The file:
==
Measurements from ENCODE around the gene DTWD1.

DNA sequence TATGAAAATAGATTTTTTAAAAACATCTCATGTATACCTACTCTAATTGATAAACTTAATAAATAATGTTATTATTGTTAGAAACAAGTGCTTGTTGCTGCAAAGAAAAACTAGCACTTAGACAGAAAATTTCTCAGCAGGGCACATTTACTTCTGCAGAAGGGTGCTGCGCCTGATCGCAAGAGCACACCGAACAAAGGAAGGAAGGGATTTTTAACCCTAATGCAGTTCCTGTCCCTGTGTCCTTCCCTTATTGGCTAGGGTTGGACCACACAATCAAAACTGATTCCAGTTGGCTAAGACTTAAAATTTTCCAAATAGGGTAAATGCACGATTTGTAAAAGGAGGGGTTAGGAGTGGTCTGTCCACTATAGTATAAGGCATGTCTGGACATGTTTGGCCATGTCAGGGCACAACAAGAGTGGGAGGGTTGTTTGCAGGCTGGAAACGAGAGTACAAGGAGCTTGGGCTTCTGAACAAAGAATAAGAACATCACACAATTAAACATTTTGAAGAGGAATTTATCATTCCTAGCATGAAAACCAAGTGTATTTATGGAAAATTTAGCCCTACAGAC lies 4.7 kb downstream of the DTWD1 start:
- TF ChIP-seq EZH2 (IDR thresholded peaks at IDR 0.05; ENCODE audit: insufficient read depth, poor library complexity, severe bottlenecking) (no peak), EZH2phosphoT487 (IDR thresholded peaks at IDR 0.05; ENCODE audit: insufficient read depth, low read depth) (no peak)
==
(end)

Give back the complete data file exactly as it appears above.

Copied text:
Measurements from ENCODE around the gene DTWD1.

DNA sequence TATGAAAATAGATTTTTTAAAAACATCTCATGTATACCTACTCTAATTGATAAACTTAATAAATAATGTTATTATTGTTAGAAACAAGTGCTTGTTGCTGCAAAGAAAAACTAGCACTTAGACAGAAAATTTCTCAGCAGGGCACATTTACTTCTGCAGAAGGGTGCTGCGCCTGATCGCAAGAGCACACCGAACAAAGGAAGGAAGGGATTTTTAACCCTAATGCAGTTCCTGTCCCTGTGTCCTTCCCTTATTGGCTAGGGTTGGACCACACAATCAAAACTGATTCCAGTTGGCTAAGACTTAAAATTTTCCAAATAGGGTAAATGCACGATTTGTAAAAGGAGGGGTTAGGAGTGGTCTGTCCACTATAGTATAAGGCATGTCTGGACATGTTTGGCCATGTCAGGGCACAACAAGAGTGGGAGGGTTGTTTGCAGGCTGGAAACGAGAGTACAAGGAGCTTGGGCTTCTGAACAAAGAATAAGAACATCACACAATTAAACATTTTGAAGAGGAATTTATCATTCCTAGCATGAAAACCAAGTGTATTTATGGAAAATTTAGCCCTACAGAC lies 4.7 kb downstream of the DTWD1 start:
- TF ChIP-seq EZH2 (IDR thresholded peaks at IDR 0.05; ENCODE audit: insufficient read depth, poor library complexity, severe bottlenecking) (no peak), EZH2phosphoT487 (IDR thresholded peaks at IDR 0.05; ENCODE audit: insufficient read depth, low read depth) (no peak)